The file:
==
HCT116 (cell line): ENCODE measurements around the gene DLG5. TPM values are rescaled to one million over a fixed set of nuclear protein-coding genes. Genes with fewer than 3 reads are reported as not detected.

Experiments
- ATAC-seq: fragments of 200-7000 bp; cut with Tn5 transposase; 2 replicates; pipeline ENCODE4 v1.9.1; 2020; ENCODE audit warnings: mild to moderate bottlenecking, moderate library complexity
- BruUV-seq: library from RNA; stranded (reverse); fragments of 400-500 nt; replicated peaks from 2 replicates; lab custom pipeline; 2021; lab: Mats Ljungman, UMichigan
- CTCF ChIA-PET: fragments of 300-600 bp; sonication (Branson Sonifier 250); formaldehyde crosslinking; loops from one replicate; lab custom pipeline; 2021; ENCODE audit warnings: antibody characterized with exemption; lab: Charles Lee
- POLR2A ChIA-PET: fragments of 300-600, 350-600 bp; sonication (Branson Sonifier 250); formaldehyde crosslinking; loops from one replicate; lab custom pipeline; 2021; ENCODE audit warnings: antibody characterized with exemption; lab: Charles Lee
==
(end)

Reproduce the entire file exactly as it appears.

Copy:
HCT116 (cell line): ENCODE measurements around the gene DLG5. TPM values are rescaled to one million over a fixed set of nuclear protein-coding genes. Genes with fewer than 3 reads are reported as not detected.

Experiments
- ATAC-seq: fragments of 200-7000 bp; cut with Tn5 transposase; 2 replicates; pipeline ENCODE4 v1.9.1; 2020; ENCODE audit warnings: mild to moderate bottlenecking, moderate library complexity
- BruUV-seq: library from RNA; stranded (reverse); fragments of 400-500 nt; replicated peaks from 2 replicates; lab custom pipeline; 2021; lab: Mats Ljungman, UMichigan
- CTCF ChIA-PET: fragments of 300-600 bp; sonication (Branson Sonifier 250); formaldehyde crosslinking; loops from one replicate; lab custom pipeline; 2021; ENCODE audit warnings: antibody characterized with exemption; lab: Charles Lee
- POLR2A ChIA-PET: fragments of 300-600, 350-600 bp; sonication (Branson Sonifier 250); formaldehyde crosslinking; loops from one replicate; lab custom pipeline; 2021; ENCODE audit warnings: antibody characterized with exemption; lab: Charles Lee